JAN-FEB 2019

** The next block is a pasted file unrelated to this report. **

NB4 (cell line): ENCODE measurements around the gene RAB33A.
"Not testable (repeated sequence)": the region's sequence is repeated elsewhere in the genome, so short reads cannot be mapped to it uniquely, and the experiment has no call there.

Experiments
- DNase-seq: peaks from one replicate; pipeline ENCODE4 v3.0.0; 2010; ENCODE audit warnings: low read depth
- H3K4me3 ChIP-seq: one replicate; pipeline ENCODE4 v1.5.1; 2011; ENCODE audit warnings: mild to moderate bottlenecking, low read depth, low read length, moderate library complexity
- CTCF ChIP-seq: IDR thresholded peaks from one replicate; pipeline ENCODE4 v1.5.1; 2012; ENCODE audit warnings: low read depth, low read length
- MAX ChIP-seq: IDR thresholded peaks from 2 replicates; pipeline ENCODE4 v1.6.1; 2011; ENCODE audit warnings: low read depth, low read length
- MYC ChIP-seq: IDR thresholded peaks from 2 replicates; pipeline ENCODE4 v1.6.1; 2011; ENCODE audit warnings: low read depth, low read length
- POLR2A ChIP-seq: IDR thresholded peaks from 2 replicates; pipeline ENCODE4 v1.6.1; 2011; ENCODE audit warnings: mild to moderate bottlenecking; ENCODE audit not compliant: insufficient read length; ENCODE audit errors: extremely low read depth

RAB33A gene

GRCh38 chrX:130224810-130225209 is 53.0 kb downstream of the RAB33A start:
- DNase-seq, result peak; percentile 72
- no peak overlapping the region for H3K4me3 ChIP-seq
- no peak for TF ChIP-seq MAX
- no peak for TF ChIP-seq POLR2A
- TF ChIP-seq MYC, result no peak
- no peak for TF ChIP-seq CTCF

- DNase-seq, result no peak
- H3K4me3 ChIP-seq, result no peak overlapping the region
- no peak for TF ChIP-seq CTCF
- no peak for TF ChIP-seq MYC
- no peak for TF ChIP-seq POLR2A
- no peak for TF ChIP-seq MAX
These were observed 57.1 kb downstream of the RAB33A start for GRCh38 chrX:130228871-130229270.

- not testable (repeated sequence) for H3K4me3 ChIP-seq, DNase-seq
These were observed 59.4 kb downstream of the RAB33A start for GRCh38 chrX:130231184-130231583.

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14 INTECH JANUARY/FEBRUARY 2019 WWW.ISA.ORG PROCESS AUTOMATION security techniques, such as switchport security and intrusion detection on the backplane, are common approaches on corporate networks, they might not work in the plant. Switches may be configured to work with specific equip- ment and have specialized scan rates, throughput, or other settings. Chang- ing something may interfere with a controller talking to a workstation. Although not optimal for working with defensive strategies, leaving part of the network in a suboptimal state may have to suffice until a more com- prehensive solution can be found. These situations demand balance and require working with all the stakehold- ers to avoid making a network more se cure but unable to perform its pri- mary function. Once IT technicians have spent some time in the plant, they might be assigned a specific task that will mean using their new knowledge to find and extract some low device-level network data. Say the task is to create a soft sensor, using data from a group of five process instruments installed in a pro - duction unit to support calculating a value that can be used to help optimize the process. The instruments are all installed and operating, so the assign - ment is simply finding a way to extract the relevant data streams, so they can be sent to a controller with the new an - alytical algorithm. However, in the OT world things are not always as simple as they seem. What's all this analog stuff? The IT technicians begin to examine the situation and find a complex situation: Windows XP." "Where do I find a driver for a dot-matrix printer? I do not even know what that is." "What's Modbus?" "Is everything this old?" Once the initial shock has worn off, the OT guide may have to restrain some of the new person's enthusiasm. "We can't replace that Windows XP machine, because the software on it is necessary to run this part of the production unit. It was developed by vendor X and has never been updated to run on later ver- sions of Windows. If you update the OS, it won't work correctly anymore, and this part of the production will stop. We haven't rebooted this computer in four years, so don't touch it." The OT guide will also have to re- mind the new person how intercon- nected things are in the plant, and how changing something in one area can ripple through and affect others. Gradually IT technicians begin to see and understand their actions in a larger systemic context rather than thinking of each task in isolation. The notion of how a change might affect safety or pro - duction will, hope- fully, begin to sink in, and the larger picture will take shape. Going in unarmed For many IT techni- cians, moving into the plant means leaving their favorite networking tools be - hind. While standard the realization that cybercriminals can disrupt networks and hamstring man- ufacturing, whether they are trying to steal data or not. Although the IT and OT triads still have their differences, they are not as pronounced as they used to be. None- theless, each department tends to be evaluated against its own set of success metrics. For IT: l data security l risk reduction l cost savings l data visibility For OT, it is more about production: l overall equipment effectiveness l operational safety l production uptime and availability l product quality Putting aside differences So, when the two areas work together, what are the biggest adjustments that have to take place? To begin with, "working together" means IT people moving into the plant. Such together - ness is often imposed on the OT folks, like a shotgun wedding. Situations where individuals from the plant are brought in to work in IT are far rarer— OT stays off the carpet. OT tasks are more specialized and there are gener - ally fewer of those people. When IT people come into the plant for the first time, they are usually shocked by what they find. Many of the younger technicians have never seen some of the technologies they encoun - ter. "This computer is still running Figure 2. A WirelessHART adapter can be added to any HART 5 or later instrument. It does not interfere with the wired connection, so the added capabilities do not affect its initial and essential task of sending process variable data to a real- time control system. Figure 1. The triads representing the areas of concern for IT (on the left) and OT (on the right) are becoming less distinct as technologies and responsibilities become more similar. Source: Cisco

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